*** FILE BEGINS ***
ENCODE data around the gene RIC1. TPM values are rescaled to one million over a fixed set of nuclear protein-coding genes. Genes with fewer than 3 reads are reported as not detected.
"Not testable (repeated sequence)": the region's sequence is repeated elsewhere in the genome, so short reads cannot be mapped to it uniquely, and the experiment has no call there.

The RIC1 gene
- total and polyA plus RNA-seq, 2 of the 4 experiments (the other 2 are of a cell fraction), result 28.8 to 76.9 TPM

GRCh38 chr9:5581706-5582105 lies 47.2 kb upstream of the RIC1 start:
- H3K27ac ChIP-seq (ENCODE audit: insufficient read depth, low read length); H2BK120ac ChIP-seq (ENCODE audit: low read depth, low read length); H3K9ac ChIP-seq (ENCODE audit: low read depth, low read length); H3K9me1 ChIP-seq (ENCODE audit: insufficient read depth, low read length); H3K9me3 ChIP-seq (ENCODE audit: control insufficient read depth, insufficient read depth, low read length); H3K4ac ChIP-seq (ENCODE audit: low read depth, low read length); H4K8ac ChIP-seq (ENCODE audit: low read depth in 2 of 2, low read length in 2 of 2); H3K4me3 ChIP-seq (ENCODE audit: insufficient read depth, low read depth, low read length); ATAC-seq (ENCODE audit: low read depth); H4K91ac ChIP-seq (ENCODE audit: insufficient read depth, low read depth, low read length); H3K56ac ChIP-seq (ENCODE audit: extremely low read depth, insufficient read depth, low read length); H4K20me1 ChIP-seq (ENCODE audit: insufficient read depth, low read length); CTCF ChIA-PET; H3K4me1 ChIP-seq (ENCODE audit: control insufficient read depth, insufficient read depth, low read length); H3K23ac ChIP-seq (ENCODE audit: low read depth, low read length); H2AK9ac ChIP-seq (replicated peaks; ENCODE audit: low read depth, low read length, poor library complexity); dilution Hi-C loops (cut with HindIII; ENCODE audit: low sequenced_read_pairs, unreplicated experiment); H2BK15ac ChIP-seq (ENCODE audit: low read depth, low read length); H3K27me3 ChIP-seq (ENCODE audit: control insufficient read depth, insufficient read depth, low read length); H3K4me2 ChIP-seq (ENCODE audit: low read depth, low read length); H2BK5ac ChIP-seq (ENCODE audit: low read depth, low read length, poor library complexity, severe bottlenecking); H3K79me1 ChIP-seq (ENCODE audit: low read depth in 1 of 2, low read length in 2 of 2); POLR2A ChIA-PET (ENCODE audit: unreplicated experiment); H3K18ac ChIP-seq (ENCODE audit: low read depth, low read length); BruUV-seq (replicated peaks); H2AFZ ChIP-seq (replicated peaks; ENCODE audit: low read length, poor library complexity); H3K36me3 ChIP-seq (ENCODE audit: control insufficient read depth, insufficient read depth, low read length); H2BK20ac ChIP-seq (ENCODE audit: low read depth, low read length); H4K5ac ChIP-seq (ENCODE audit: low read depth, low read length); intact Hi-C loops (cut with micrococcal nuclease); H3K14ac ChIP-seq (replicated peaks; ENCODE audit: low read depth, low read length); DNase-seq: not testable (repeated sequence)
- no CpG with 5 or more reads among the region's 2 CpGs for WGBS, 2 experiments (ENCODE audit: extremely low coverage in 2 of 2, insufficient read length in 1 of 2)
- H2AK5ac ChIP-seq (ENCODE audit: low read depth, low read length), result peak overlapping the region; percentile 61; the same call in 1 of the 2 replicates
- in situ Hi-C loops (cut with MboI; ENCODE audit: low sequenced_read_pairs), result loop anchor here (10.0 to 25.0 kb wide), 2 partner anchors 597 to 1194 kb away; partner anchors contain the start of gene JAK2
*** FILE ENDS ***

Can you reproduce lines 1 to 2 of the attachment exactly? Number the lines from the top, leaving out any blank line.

ENCODE data around the gene RIC1. TPM values are rescaled to one million over a fixed set of nuclear protein-coding genes. Genes with fewer than 3 reads are reported as not detected.
"Not testable (repeated sequence)": the region's sequence is repeated elsewhere in the genome, so short reads cannot be mapped to it uniquely, and the experiment has no call there.